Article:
Although the general markets have bounced around in June and the BioWorld Biopharmaceutical index has dipped almost 5% in the period, the uncertain capital environment has not affected investor appetite for biopharma IPOs. Three more companies just joined the U.S. public ranks, pricing upsized offerings to add their names to the five other companies that have already completed their IPOs so far this month. And all received a warm welcome on debut.

Not having a product in clinical trials also doesn’t seem to be an impediment to garnering investor support. Preclinical biopharma Avidity Biosciences Inc., of La Jolla, Calif., for example, is developing antibody-oligonucleotide conjugates for oligonucleotide-based therapies using the tissue selectivity of monoclonal antibodies to access previously undruggable tissue and cell types,

The company’s lead candidate, AOC-1001, is designed to treat myotonic dystrophy type 1, a rare monogenic muscle disease. It expects to submit an IND for AOC-1001 in 2021 and begin a phase I/II trial before that year ends. It also has candidates in programs targeting muscle atrophy, Duchenne muscular dystrophy, facioscapulohumeral muscular dystrophy and Pompe disease.

Today, it priced an IPO raising $259.2 million from an offering of 14.4 million shares at $18, the high end of the range of $17 to $18. Both the number of shares and share pricing had been revised; it originally planned to offer 10 million shares at $14 to $16. Avidity has granted the underwriters a 30-day option to purchase up to an additional 2.16 million shares of common stock at the IPO price. The company’s shares began trading on Nasdaq under the symbol RNA, ending their first day at $28.50, up $10.50, or 58.3%.

Pneumococcal vaccines

Another preclinical company, Vaxcyte Inc., of Foster City, Calif., joined the public ranks, raising $250 million from an upsized offering 15.6 million shares at $16, the high end of the planned range of $14 to $16. The company had originally filed to raise $210 million from an offering 14 million shares. The underwriters have been granted a 30-day option to purchase up to an additional 2.34 million shares of common stock at the IPO price. The company, which listed on Nasdaq under the symbol PCVX, saw its shares climb 63.4% to close June 12 at $26.15.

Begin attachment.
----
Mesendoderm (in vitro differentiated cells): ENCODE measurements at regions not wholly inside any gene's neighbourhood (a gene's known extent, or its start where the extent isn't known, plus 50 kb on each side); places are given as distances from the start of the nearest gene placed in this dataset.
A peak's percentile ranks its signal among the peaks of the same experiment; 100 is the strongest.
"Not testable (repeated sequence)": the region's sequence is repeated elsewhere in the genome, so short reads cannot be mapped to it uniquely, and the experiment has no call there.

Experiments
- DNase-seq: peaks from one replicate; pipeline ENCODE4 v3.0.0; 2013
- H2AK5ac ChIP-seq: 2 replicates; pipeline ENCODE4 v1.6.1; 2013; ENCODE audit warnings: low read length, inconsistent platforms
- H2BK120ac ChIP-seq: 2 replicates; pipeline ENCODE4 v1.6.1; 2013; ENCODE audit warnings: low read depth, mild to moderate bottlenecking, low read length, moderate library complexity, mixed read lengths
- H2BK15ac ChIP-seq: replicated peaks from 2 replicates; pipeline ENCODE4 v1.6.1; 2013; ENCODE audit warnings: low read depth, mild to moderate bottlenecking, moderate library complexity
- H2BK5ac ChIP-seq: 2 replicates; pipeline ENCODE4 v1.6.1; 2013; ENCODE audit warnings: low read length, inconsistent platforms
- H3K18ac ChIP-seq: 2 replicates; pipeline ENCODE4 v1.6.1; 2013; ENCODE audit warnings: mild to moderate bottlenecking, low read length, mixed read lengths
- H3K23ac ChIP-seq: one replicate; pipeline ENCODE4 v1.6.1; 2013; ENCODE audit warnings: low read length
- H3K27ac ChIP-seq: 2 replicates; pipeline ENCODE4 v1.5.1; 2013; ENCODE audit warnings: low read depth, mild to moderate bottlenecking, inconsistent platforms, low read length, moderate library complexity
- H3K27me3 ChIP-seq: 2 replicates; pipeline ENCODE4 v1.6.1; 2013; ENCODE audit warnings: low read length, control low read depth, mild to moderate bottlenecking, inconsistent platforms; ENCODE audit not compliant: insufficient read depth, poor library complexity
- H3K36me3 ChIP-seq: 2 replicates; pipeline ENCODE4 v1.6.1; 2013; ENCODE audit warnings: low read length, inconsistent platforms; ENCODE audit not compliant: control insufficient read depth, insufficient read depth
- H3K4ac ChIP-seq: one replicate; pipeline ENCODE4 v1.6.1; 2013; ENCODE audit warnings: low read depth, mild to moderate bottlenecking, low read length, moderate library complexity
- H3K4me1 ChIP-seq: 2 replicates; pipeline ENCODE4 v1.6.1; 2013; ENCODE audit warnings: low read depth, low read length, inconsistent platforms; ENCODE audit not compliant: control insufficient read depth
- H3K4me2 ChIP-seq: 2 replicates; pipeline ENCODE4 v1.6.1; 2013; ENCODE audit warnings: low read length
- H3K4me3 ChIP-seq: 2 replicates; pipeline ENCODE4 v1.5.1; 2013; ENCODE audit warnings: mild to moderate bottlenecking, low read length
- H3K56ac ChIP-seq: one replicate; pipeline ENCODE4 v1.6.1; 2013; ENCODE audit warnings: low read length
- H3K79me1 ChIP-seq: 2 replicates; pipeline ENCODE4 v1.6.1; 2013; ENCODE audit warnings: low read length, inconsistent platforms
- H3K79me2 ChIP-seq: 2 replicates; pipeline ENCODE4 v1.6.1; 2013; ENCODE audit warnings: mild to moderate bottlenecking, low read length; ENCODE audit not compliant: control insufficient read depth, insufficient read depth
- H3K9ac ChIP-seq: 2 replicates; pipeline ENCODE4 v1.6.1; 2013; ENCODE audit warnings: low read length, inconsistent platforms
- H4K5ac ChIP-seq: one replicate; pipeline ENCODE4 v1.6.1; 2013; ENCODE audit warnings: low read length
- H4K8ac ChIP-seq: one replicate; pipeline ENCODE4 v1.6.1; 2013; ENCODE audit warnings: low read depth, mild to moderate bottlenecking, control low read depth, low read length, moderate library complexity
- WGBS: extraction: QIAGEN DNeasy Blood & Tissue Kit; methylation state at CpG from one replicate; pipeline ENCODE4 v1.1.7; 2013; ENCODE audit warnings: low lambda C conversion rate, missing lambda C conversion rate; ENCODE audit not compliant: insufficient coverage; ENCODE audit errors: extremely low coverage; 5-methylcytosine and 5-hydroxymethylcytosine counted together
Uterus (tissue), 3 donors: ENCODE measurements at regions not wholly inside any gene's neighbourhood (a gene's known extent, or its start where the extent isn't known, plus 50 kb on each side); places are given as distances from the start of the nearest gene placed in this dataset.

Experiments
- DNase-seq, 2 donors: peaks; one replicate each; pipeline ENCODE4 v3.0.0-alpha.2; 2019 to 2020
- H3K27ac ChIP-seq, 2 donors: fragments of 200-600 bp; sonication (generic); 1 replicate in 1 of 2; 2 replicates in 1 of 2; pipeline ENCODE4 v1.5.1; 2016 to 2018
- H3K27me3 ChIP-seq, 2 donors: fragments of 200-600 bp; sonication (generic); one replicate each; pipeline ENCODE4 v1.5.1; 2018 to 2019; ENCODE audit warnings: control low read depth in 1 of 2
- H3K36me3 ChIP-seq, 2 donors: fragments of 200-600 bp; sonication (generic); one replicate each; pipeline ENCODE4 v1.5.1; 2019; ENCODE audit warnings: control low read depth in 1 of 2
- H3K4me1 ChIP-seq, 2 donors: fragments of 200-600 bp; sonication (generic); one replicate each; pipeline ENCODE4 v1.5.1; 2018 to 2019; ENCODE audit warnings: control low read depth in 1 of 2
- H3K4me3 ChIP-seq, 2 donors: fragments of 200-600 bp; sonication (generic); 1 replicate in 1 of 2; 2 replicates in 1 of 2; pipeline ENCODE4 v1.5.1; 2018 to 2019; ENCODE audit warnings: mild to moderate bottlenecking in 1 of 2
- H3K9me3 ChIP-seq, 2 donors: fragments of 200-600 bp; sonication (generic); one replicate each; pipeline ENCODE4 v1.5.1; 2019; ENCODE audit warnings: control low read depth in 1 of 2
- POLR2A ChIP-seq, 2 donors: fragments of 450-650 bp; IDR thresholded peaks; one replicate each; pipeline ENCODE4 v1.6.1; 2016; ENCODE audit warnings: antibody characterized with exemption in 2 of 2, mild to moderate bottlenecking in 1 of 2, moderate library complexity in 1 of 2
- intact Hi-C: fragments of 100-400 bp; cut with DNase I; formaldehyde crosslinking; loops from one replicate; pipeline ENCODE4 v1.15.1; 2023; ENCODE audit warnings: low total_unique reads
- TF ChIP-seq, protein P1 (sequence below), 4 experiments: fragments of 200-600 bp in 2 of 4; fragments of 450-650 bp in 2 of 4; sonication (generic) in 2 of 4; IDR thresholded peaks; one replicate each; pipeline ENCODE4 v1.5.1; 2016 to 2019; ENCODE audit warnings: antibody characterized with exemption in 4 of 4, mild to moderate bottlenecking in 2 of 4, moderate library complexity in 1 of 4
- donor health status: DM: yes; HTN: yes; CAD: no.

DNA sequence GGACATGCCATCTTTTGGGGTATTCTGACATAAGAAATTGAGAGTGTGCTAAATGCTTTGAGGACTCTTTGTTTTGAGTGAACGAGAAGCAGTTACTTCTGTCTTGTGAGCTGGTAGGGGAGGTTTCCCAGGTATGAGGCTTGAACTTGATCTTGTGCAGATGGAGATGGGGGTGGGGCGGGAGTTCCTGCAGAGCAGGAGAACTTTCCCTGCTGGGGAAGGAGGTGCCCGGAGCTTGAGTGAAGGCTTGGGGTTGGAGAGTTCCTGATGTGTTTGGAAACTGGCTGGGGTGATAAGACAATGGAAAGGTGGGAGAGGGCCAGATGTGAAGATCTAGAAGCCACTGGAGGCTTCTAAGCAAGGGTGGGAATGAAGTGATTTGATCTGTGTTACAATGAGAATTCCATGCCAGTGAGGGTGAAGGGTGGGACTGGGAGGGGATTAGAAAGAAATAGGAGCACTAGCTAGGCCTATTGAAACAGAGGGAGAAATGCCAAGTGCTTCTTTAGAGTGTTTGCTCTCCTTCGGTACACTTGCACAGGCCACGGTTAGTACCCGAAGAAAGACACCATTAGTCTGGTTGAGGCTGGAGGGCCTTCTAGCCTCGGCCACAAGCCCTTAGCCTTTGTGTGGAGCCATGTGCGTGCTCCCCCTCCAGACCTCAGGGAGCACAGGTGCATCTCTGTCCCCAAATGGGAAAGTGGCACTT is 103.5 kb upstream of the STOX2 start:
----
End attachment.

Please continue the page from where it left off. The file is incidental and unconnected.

Formerly known as Sutrovax, it has two pneumococcal conjugate vaccines in development, VAX-24 and VAX-XP, and is working on other vaccines, including a prophylactic vaccine to prevent group A strep infections (VAX-A1) and a therapeutic vaccine to treat periodontal disease (VAX-PG). The company expects to submit an investigational new drug application for lead product VAX-24 to the FDA in the second half of 2021 to evaluate it for the prevention of invasive pneumococcal disease. The 24-valent pneumococcal conjugate vaccine (PCV) includes 11 incremental strains over and above the 13 in the current standard of care, Prevnar 13, including strains responsible for high case-fatality rates, antibiotic resistance and/or meningitis. Preclinical proof-of-concept studies for VAX-24 evaluating the surrogate immune endpoints used for adults and children demonstrated comparable responses to the 13 common strains in Prevnar 13 and superior responses to the 23 common strains in Pneumovax 23, the non-conjugate polysaccharide-only vaccine.

In March, Vaxcyte closed a $110 million series D preferred stock financing, co-led by new investors RA Capital Management and Janus Henderson Investors.

Gene therapies

The third preclinical-stage company to graduate to the public ranks in recent days is Cambridge, Mass.-based Generation Bio Co., pricing an upsized IPO of 10.52 million shares at $19 per share, for gross proceeds of approximately $200 million, and it has granted the underwriters a 30-day option to purchase up to 1.57 million additional shares.

The genetic medicines company said it is focused on creating a new class of gene therapy to provide durable, redosable treatments for patients suffering from both rare and prevalent diseases. It is working on a nonviral gene therapy platform that uses closed-ended DNA. In addition, it also has a cell-targeted lipid nanoparticle delivery system as well as a capsid-free manufacturing process. The company is developing eight programs for rare and prevalent diseases of the liver and the retina, which result from single-gene mutations with well-established biomarkers.

It partnered with Vir Biotechnology Inc. in March to research the potential of its nonviral gene therapy platform in extending the application of Vir’s current or future human monoclonal antibodies against SARS-CoV-2.

Generation Bio saw its shares (NASDAQ:GBIO) move up $5.69, or almost 30%, to end the first day of trading at $24.69.

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